The IT security market is certainly an interesting one, as it’s so big and so fragmented. Forbes posted a story at the end of last year stating the market is at $75 billion, with it expected to reach $170 billion by 2020. Every business and technology leader I talk to tells me how important security is, so I have no reason to doubt that $170 billion number.
In addition to the overall massive size of the security market, another interesting fact is the huge number of vendors that play in it. I believe the 2016 RSA conference had something like over 600 sponsors, with at least 100 being first-time sponsors. No other IT market has that many vendors with start-ups consistently popping up.
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Cisco is currently the market leader in IT security with a little over $4 billion in revenue, giving it a paltry 5.3 percent share while also showing the high fragmentation of this market. At a 5 percent share, there really is no market leader. No vendor has been able to put a strong enough strategy together to grab double-digit share. In my opinion, Cisco is better positioned in security than it ever has been and is poised to take some significant chunks of share over the next five years.
Cisco has been masterful at capturing share when markets transition. VoIP, wireless LAN, power over Ethernet and unified computing are all great examples of Cisco having the right product at the right time to break away from the competition. Cisco’s opportunity comes from the fact that the security market is currently undergoing a significant transition.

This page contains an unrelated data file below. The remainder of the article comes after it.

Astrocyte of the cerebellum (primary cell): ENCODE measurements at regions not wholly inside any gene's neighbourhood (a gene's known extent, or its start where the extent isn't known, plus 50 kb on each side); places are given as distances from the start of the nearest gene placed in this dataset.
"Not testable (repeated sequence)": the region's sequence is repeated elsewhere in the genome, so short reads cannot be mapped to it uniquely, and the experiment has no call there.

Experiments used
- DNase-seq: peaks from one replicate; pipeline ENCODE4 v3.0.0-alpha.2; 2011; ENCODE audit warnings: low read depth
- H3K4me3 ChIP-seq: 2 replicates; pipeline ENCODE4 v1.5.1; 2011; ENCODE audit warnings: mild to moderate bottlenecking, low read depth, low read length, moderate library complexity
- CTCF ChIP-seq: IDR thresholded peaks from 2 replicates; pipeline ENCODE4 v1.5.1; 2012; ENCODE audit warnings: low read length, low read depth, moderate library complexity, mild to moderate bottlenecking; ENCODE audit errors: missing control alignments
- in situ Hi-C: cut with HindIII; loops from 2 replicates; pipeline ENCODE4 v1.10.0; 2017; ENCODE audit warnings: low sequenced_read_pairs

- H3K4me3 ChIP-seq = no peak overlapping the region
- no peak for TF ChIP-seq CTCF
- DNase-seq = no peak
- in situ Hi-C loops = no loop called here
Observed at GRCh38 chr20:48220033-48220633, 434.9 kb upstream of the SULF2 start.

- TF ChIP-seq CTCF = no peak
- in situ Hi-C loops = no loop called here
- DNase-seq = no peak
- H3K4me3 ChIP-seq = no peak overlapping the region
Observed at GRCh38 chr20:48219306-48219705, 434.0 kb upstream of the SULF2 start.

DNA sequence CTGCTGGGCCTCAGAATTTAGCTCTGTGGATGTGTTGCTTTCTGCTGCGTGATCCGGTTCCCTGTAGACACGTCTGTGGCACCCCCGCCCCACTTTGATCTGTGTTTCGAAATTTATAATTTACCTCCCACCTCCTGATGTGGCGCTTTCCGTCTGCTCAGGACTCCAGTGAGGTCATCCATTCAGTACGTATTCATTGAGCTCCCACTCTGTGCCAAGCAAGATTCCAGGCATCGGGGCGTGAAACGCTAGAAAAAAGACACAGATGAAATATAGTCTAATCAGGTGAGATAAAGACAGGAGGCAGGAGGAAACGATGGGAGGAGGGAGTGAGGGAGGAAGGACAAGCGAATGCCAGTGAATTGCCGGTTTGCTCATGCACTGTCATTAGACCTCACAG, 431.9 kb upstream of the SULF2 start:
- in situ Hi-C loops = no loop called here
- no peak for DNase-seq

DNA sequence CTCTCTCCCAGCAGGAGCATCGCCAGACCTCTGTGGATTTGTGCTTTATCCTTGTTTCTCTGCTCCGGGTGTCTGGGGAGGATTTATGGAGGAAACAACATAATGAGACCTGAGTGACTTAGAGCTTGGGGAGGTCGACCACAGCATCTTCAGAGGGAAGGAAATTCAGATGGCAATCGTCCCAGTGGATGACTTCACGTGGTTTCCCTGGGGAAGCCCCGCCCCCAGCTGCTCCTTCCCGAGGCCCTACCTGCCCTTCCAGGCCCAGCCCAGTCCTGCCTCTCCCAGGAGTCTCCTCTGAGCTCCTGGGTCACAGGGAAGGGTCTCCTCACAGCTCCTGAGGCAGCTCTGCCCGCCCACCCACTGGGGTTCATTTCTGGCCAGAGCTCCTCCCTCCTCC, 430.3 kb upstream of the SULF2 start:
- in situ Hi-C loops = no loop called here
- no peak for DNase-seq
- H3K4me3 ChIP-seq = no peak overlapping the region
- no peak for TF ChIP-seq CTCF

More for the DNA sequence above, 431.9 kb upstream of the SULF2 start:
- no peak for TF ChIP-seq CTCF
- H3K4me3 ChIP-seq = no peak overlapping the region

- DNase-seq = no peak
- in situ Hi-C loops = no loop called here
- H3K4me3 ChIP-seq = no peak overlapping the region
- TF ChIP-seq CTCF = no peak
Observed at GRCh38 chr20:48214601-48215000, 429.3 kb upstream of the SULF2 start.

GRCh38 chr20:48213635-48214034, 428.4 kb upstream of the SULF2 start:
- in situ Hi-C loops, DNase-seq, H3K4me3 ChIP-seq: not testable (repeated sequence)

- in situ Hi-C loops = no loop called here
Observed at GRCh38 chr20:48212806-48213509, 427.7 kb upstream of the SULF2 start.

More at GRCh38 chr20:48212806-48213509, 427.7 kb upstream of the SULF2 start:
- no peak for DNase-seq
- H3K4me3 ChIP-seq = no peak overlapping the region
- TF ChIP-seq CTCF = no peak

Securing the perimeter is no longer enough
Legacy security architectures were built on the concept that securing the perimeter is the most important factor. Build a big, strong and impenetrable wall around the company, and it will never be breached. That seems logical, but it doesn’t work. Hackers always stay one step ahead of the security vendors and constantly find new ways to break into an enterprise. The rise of cloud computing, bring your own device (BYOD), shadow IT and other trends have created many more entry points. That means security professionals need to protect hundreds or even thousands of entry points, and the bad guys need to find only one way in.
Another problem with perimeter security is that most breaches occur from inside the network. In fact, almost all of the high-profile breaches that have occurred over the past few years have been based on an internal breach.
A few interesting ZK Research data points show how mismatched security spending is with the real world. Currently 85 percent to 90 percent of security spend is at the perimeter, but only about 20 percent to 25 percent of breaches occur at the edge of the network. Conversely, only 10 percent to 15 percent of security budget is spent on securing the internal network where most of the attacks are focused.
Legacy security has not worked, is not working and will not work. Things need to change, and this is Cisco’s opportunity.
Changing the approach to security
Security professionals are finally starting to understand that the business isn’t going to be more secure by dropping more appliances from more vendors into the network. ZK Research data points show that enterprises currently have on average 32 security vendors. That’s the average. I’ve interviewed some organizations that literally have hundreds, creating a highly complex environment. It’s important to understand that complexity is the enemy of security (one of ZK Research’s new rules of security in the digital era), so going from 32 to 33 to 34 vendors will likely not make things more secure.
Also, security is transitioning away from security appliances at specific places in the network to being based on data collection, analysis and insight. The thesis being that if there’s a good understanding of what normal traffic patterns look like, any anomaly could indicate a breach and is worth further investigation.